Can you tell the correct answer with explanation

Hello Aditya,

I'm afraid that's just how the grammar works. A verb in the present form can be used to speak about habitual or regular actions. These actions take place in the present, but also they are also future actions in a sense. The sentence you ask about is a good example -- the board meeting happened in the past, but will also happen again in the future. The best form to speak about this kind of action is the present simple, i.e. the answer is B.

Hope this helps.

All the best,


The LearnEnglish Team


If I say "I watched a movie yesterday", this being in the simple past tense, the meaning is clear in that I started watching and finished watching the movie at some point in time in the past (that is "yesterday" - specifically, this means any duration of time within yesterday). Is my understanding of this correct right?

But if I say "yesterday, at 8 o'clock, I watched a movie", does this mean that my action of watching started and finished at 8 o'clock yesterday, or simple that I started watching at 8 o'clock yesterday?

Since one of the main use of the simple past tense is to indicate that an action began and ended at some point in time in the past, and "time" can refer to both a brief moment or a long duration, is it right to say that this "point in time" can refer to a brief moment (such as a few seconds), or longer duration implied by words such as "yesterday" - which can refer to any duration of time within yesterday, or long durations like "for two years"?

Appreciate your advise regarding the above three questions. thank you.

Hello magnuslin

Your understanding in the first paragraph is correct.

The sentence you ask about in your second question is ambiguous. I think most native speakers would interpret this to mean that you began watching the movie at 8, but the sentence itself is a bit odd, since most movies last for some time. Perhaps someone would say this when they thought the meaning was clear, but if you wanted to be precise about the time period involved, this sentence would be one to avoid due to its ambiguity.

I'd say the answer to your third question is related to this. The only thing the past simple in itself makes clear is that the speaker regards the time as a past time. As you rightly point out, the time referred to can be very short -- nanoseconds -- or very long -- millenia or even aeons. Therefore, if specifying the beginning, end or length of the time period is important, one must use an adverbial or some other phrase to specify the time being spoken about.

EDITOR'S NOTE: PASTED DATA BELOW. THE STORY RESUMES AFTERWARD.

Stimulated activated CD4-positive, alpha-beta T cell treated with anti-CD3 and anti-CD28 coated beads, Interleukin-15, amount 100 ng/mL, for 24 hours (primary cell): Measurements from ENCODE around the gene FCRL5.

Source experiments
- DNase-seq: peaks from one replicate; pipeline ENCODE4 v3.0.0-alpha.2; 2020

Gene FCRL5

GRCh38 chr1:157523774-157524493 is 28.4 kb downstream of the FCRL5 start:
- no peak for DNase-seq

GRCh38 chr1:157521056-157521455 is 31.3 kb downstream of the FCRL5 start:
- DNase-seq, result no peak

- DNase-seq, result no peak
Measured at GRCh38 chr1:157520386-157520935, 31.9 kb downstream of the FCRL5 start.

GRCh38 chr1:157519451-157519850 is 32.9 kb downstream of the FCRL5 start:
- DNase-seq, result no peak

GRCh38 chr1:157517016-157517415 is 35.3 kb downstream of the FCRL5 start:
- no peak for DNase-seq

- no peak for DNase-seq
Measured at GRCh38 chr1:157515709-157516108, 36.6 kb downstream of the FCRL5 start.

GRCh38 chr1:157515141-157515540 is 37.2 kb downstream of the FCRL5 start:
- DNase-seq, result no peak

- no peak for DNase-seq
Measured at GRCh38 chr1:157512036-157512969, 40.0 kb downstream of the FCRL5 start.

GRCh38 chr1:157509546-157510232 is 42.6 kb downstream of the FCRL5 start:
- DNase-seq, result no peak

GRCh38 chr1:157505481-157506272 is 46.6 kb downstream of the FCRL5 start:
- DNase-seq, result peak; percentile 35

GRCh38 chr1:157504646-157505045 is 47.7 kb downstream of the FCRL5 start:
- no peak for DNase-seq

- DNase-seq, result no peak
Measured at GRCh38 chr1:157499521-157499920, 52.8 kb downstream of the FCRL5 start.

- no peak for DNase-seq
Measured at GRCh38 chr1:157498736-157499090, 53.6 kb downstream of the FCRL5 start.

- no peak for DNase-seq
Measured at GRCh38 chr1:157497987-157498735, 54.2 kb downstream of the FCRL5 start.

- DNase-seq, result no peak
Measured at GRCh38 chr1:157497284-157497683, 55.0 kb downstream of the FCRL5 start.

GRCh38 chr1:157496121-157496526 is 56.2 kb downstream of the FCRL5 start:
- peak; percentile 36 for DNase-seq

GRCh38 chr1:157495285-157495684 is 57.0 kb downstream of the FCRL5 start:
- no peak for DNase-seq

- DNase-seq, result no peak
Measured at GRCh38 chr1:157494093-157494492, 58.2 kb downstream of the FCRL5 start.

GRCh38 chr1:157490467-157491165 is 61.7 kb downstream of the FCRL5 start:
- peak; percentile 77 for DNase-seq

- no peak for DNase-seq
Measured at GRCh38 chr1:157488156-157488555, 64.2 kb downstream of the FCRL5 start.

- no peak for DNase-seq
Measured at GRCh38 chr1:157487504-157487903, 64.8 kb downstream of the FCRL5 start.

Does that make sense?

All the best


The LearnEnglish Team

Hello Kirk, I think my confusion stemmed from the explanation on the use of the simple past, which is "an action began and ended at some point in time in the past". Firstly, this got me wondering whether "some point in the past" could mean a short duration (like few seconds) to long periods (like years or aeons) - but if i understand what you are saying, "point in time" can indeed refer to short or long durations, right?

Secondly, whenever I use the simple past with a time reference, I usually mean it to say that my past action began and finished within that time reference, but again if I understand you correctly, you are saying that the way the time reference is phrased matters too - for instance if I use the time reference "yesterday", every native speaker will understand this to mean the action began and ended anytime (that is any duration of time) within "yesterday", however if i use terms such as "at 8 o'clock", the very use of the preposition "at" will convey to the reader more of the sense of when the action began, correct?

Hello magnuslin

Yes, the past simple can refer to periods of both long and short duration.

I can't speak for all native speakers, but I think most would interpret the sentence in the way I did. My point was that the sentence was unnatural, i.e. not one a native speaker would normally produce, not that people would understand 'at 8' to mean 'began at 8'.

All the best


The LearnEnglish Team